Furthermore, directed migration towards cancer cells, another prominent feature of mesenchymal stem cells (MSCs) and EMT-shifted cells, was analyzed as well. In this study, we employed human cancer cells (HeLa) as an attractant and HEK cells as a negative control. In order to improve the cell leakage of commercial Boyden chambers, we designed the in vitro migration assay in which cells were cultured vertically and migration inducer (HeLa cell suspension) was placed in the upper layer. XtiSCs and the attractant were separated from each other by the “detection zone” based on a semisolid cultivation medium (Figure 1). Both FGF2 and CHIR99021 enhanced the XtiSC migration into the detection zone towards HeLa cells during the 2-day assay. Interestingly, collective migration of FGF2-treated cells increased their number in the detection zone compared with the individually migrated CHIR99021 counterparts (Figures 6(a) and 6(b)).

3.4. EMT Promotes the XtiSC Stemness and Migration Potential In Vivo

To validate the stemness of EMT-shifted XtiSCs, we have transplanted the transgenic XtiSCs expressing red fluorescent protein (RFP) into X. tropicalis embryos and determined their in vivo differentiation potential by the expression of specific tissue markers. The similar characteristics of RFP-positive XtiSCs to nontransgenic cells have been revealed in previous study [15]. Approximately 1000 untreated or treated (FGF2 or CHIR99021) RFP-expressing XtiSCs were microinjected into the peritoneal cavity of 2-day-old X. tropicalis tadpoles (stage 41) (Figure 7(a)). Two weeks after injection, 900-1500 transplanted cells were detected in each individual using flow cytometry (Figure 7(a)), indicating their high survival rate.

In vivo differentiation potential was demonstrated as the ability of XtiSCs to differentiate into cardiomyocytes after allotransplantation. Vibratome sections of tadpoles at 4, 14, and 30 days postinjection (dpi) were stained with rabbit anti-RFP (red) and mouse cardiac troponin T (green) antibodies. Staining with the cardiomyocyte marker prior to microinjection was negative for both treated and untreated XtiSCs (data not shown). 30 days after transplantation, in 30% of the tadpoles (3/10), CHIR99021-treated cells expressed cardiac troponin T inside the heart and were infiltrated in the myocardium (Figure 7(b)). Untreated XtiSCs were distributed around the aorta and heart and were negative for cardiac troponin T (Figure 7(b)). As for the FGF2 experimental group, there was no difference between treated and untreated cells (data not shown). Furthermore, we have examined the markers of other cell types, including chondrocytes (collagen type II), muscle cells (tropomyosin), myofibroblast (Acta2), and neurons (neuronal surface marker, zn12), on transplanted cells as well; however, no positive staining of XtiSCs has been found. In spite of that, CHIR-treated cells have shown some interesting features after their transplantation into tadpoles. They were often found attached to neurons and vascular muscle cells and copied the morphology of these cell types (Figure S5).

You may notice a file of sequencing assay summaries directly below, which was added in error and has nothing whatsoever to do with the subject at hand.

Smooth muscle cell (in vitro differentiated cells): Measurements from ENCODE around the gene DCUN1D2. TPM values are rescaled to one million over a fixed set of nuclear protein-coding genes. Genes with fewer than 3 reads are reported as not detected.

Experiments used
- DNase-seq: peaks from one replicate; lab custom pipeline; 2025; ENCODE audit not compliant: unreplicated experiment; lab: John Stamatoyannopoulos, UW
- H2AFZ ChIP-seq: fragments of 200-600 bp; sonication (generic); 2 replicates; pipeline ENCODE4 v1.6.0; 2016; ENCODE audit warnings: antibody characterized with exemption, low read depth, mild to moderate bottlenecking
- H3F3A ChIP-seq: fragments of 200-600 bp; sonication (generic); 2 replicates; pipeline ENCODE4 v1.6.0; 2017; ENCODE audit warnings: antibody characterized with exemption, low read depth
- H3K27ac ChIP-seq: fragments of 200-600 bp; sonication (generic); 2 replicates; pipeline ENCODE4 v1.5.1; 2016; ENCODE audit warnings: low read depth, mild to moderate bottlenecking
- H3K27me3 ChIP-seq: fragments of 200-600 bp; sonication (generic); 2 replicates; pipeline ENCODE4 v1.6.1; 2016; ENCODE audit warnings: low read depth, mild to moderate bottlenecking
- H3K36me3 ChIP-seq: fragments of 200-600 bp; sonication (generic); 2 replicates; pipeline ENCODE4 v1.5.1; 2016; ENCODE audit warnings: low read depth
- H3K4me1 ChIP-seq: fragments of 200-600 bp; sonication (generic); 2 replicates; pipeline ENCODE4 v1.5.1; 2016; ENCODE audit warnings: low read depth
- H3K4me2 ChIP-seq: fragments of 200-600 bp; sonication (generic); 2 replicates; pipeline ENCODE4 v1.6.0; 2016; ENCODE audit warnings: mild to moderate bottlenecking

We also evaluated the migration potential of XtiSCs transplanted into 3-week-old tadpoles with a cutaneous injury. The distal third of the tail was wounded at 6 mm distance from the injection site using fine forceps. Nonwounded tadpoles with transplanted cells were used as a control (Figure 8(a)). RFP-expressing XtiSCs migrated towards the injury site and accumulated here 6 hours after the transplantation. In nonwounded tadpoles, XtiSCs were found only in the injection sites during the same time period (Figure 8(a)). Unexpectedly, untreated XtiSCs migrated significantly faster towards the injury sites than CHIR99021-treated cells (Figures 8(a) and 8(b)). We also examined the expression of fibronectin 2 days postinjury. Only XtiSCs aggregated at the injury site were positive but not cells migrated elsewhere (Figure 8(c)). This means that XtiSCs have responded to injury signals and contributed to wound healing by expressing fibronectin, an essential component of the extracellular matrix to recover the epidermal layer.